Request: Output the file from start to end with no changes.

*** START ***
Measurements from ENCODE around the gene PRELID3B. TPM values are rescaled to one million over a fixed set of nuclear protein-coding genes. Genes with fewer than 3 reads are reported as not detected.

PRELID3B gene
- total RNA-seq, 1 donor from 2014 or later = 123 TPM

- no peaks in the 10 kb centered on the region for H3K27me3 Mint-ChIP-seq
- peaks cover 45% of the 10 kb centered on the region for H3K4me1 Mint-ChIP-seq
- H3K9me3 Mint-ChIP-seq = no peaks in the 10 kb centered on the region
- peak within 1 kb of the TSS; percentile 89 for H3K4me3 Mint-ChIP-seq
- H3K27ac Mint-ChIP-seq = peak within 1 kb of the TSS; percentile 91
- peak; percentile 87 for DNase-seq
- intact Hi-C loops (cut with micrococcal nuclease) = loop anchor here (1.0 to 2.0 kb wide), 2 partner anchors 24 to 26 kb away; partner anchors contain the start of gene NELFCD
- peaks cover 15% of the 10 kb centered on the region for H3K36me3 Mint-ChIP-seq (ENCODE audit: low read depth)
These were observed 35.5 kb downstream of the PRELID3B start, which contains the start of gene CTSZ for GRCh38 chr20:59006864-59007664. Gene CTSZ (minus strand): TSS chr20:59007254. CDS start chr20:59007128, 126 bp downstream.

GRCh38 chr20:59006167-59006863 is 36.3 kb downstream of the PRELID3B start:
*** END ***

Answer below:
Measurements from ENCODE around the gene PRELID3B. TPM values are rescaled to one million over a fixed set of nuclear protein-coding genes. Genes with fewer than 3 reads are reported as not detected.

PRELID3B gene
- total RNA-seq, 1 donor from 2014 or later = 123 TPM

- no peaks in the 10 kb centered on the region for H3K27me3 Mint-ChIP-seq
- peaks cover 45% of the 10 kb centered on the region for H3K4me1 Mint-ChIP-seq
- H3K9me3 Mint-ChIP-seq = no peaks in the 10 kb centered on the region
- peak within 1 kb of the TSS; percentile 89 for H3K4me3 Mint-ChIP-seq
- H3K27ac Mint-ChIP-seq = peak within 1 kb of the TSS; percentile 91
- peak; percentile 87 for DNase-seq
- intact Hi-C loops (cut with micrococcal nuclease) = loop anchor here (1.0 to 2.0 kb wide), 2 partner anchors 24 to 26 kb away; partner anchors contain the start of gene NELFCD
- peaks cover 15% of the 10 kb centered on the region for H3K36me3 Mint-ChIP-seq (ENCODE audit: low read depth)
These were observed 35.5 kb downstream of the PRELID3B start, which contains the start of gene CTSZ for GRCh38 chr20:59006864-59007664. Gene CTSZ (minus strand): TSS chr20:59007254. CDS start chr20:59007128, 126 bp downstream.

GRCh38 chr20:59006167-59006863 is 36.3 kb downstream of the PRELID3B start: